Freddie Mac, the government-backed mortgage company, released data on Thursday showing that mortgage rates have continued to rise over the past week amid concerns over high inflation and an uncertain economic outlook.
The average 30-year fixed-rate mortgage rose to 3.25% for the week ending March 10, up from 3.02% the previous week. This marks the fourth consecutive week of rising rates, as inflation concerns have caused bond yields to rise and investors to demand higher returns.
What will its results be?
The increase in mortgage rates is expected to dampen demand for new home purchases and refinancing, potentially slowing down the already-tight housing market. However, economists say that rising rates may also help to cool down the housing market, which has seen soaring prices and limited inventory in recent months.
“The rise in mortgage rates may serve as a natural check on the housing market, which has been extremely hot over the past year,” said Danielle Hale, chief economist at Realtor.com.
The increase in rates could also have an impact on the broader economy, as higher borrowing costs may discourage businesses and consumers from taking out loans and making big purchases.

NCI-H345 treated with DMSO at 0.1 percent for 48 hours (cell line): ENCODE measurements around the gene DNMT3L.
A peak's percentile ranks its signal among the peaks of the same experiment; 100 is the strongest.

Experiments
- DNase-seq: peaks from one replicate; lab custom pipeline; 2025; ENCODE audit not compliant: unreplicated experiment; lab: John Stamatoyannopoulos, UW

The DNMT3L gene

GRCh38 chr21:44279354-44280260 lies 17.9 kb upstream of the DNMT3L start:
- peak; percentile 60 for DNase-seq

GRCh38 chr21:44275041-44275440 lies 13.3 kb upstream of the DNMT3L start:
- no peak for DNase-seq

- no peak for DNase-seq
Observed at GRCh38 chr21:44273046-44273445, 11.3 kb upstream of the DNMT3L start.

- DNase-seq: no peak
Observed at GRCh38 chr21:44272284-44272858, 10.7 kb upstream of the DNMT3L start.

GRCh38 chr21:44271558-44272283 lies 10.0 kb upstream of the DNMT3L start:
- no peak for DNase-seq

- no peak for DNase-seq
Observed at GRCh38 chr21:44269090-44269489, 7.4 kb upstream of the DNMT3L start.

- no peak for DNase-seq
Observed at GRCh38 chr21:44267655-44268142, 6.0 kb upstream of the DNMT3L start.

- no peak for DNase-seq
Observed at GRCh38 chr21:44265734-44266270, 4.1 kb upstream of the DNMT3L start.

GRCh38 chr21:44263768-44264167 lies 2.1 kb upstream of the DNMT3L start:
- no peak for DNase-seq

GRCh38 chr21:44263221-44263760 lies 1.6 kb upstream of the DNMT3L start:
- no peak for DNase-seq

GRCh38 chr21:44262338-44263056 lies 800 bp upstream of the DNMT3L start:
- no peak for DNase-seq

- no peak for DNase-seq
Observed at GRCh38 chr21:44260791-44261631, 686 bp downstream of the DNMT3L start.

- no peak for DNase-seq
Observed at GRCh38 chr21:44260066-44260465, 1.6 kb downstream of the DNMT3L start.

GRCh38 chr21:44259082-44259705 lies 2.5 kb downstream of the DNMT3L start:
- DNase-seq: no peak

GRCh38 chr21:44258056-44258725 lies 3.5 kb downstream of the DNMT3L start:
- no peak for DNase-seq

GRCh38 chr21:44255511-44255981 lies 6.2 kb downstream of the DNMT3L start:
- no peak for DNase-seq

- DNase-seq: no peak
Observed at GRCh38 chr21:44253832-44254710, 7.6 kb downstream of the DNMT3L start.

However, some economists say that the recent rise in rates is not likely to have a major impact on the economy overall, as rates are still historically low and the overall economic outlook remains positive.
“Despite the recent rise in mortgage rates, borrowing costs are still at historically low levels, which should continue to support economic growth,” said Lynn Fisher, senior advisor on economics at the Mortgage Bankers Association.
The rise in rates comes as inflation concerns continue to grow. The latest data shows that the Consumer Price Index (CPI), a measure of inflation, rose 0.4% in February, the largest increase since August 2012. The CPI has risen 1.7% over the past 12 months, well above the Federal Reserve’s target of 2%.
What does this mean for the housing market?
The Fed has indicated that it will keep interest rates low to support the economic recovery, but rising inflation could force the central bank to reconsider its policy. Some analysts say that if inflation continues to rise, the Fed may have to raise interest rates sooner than expected, which could have a major impact on the housing market and the broader economy.
Despite the uncertainty, some experts remain optimistic about the housing market. “While mortgage rates have risen, they are still at historically low levels, and there is still strong demand for homes,” said Lawrence Yun, chief economist at the National Association of Realtors.
Overall, the housing market is expected to remain strong in the coming months, as low inventory and high demand continue to drive up prices. However, rising mortgage rates and inflation concerns could slow down the pace of growth and create new challenges for homebuyers and sellers alike.